“Princeton walked away from an agreement with us that we had negotiated in good faith — for the sole purpose of trying to get a lower housing obligation through litigation,” Campisi said. “There’s no way to spin that. Princeton and its lawyer are trying to exclude working families and people of color from their town. They’ve sided with a small group of extremists who oppose integration and inclusion and walked away from generations of inclusionary policies to do it.”
Princeton paid Trenton $460,000 through an RCA in 1996 to avoid providing opportunities for 23 lower-income households. In an effort to remedy its history of promoting segregation, it could choose not to take credit for the segregation credits going forward.
— Fair Share Housing (@FairShareNJ) November 16, 2017
Ewing, Hamilton, Hopewell, and Lawrence have figured out how to do their fair share. Why hasn't Princeton?
— Fair Share Housing (@FairShareNJ) November 15, 2017
Meanwhile Princeton privatizes their 911 and not a peep from the Planet.
Do you collude with Council to keep certain stories out of the news?
You are absolutely right. We must expect MUCH more from local journalists and the resources at their disposal. Planet Princeton has a higher reporting bar to hurdle than other local media, and SHOULD be held accountable. I join you and will NOT be voting for Krystal in the next election.
This comment is sarcastic, right?
Perhaps you are joking? PP has broken many stories that the mainstream press wouldn’t have published first. It wasn’t until PP existed that I realized how much influence the people in power had over the reporting in Town Topics and the Packet.
OK so tell me why there is no story about 911 being outsourced?
As a resident I am very concerned about who is answering if I have an emergency.
Beside 911 being outsourced aren’t you more concerned with the waste in the Administration Department at the township?
“why there is no story about 911 being outsourced?”
Probably the reason is that PP has very limited resources and not every story gets coverage. Krystal has addressed this above, but there’s no reason to make accusations when there are more reasonable explanations. I’m sure PP would welcome additional people to help with the reporting.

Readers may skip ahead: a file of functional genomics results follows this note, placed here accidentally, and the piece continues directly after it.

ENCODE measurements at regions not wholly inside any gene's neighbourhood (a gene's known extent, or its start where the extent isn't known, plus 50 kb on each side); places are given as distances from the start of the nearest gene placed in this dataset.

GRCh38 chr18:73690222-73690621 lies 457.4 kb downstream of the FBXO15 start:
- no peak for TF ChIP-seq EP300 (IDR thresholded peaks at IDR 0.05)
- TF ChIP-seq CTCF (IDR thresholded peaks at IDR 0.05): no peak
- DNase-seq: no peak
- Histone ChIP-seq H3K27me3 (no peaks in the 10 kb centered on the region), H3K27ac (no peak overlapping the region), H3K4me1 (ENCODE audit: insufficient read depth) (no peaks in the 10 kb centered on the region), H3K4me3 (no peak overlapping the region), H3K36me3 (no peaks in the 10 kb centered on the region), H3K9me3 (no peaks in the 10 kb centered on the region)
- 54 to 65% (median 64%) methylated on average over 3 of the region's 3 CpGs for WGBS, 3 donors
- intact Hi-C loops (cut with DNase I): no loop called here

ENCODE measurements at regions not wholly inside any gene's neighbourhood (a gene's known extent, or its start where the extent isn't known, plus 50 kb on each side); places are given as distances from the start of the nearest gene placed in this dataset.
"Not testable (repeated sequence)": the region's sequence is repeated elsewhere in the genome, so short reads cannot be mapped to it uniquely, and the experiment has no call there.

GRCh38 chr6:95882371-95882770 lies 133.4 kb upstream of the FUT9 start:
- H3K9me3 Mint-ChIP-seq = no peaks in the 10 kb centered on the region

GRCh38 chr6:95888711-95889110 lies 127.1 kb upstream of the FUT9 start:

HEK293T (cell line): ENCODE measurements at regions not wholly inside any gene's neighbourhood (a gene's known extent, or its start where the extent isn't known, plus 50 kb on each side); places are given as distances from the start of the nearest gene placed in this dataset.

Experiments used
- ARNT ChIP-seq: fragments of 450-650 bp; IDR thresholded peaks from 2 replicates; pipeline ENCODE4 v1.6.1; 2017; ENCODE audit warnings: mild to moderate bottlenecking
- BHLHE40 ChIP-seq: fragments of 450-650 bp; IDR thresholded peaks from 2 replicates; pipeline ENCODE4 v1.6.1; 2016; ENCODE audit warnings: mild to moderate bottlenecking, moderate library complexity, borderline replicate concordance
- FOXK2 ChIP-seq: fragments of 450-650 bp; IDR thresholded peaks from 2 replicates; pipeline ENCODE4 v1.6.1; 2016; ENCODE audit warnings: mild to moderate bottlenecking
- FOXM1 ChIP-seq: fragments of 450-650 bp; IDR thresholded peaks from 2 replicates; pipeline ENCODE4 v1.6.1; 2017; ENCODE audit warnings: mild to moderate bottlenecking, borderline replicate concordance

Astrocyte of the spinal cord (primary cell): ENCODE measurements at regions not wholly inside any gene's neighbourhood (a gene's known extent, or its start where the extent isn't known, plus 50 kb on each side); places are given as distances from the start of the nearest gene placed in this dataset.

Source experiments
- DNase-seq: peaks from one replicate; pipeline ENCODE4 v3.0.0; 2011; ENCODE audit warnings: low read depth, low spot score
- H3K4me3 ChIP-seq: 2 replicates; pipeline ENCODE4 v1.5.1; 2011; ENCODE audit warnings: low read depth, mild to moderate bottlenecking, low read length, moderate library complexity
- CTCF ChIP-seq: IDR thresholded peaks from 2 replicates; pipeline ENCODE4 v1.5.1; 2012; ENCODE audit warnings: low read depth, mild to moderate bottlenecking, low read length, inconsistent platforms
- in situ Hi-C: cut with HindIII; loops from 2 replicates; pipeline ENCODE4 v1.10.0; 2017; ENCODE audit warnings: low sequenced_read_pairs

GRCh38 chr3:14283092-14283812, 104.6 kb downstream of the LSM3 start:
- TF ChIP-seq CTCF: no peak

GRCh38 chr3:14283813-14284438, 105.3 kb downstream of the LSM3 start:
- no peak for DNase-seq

The story in the Packet seems to cover the issue well. The proposal seems to be a good way forward given the cost savings and the trouble the Princeton government has had handling personnel matters in the past.
I was not at the meeting because I am in Michigan due to a relative’s serious illness. I have not had a chance to review the meeting recordings yet. I wish I had the resources to send another reporter to the meeting that night, but no one was available. The anonymous person commenting is likely a police officer or dispatcher. I hope the police always know they can contact me if they have issues with my reporting. I was not alerted to the meeting issue until the morning of the meeting when the union posted on Planet Princeton’s Facebook at the last minute the day of the vote. I think Planet Princeton has been very fair to the police in coverage in the past, for example the Imani Perry incident. If you wish to dialogue more please contact me via email rather than hiding behind an anonymous comment and hijacking comments on a post about a different topic. I am always willing to discuss the reporting. Thank you.
Krystal, this reader finds your reporting very thorough and objective, and the best source for local information we have. I don’t know how you do it with so much less than what the other papers have at their disposal. Thank you for the extraordinary service you provide to us.
Compared with the national media, the landing pages of which remind me of the National Enquirer at the supermarket checkout, PP is a breath of fresh air. Just the facts m’am.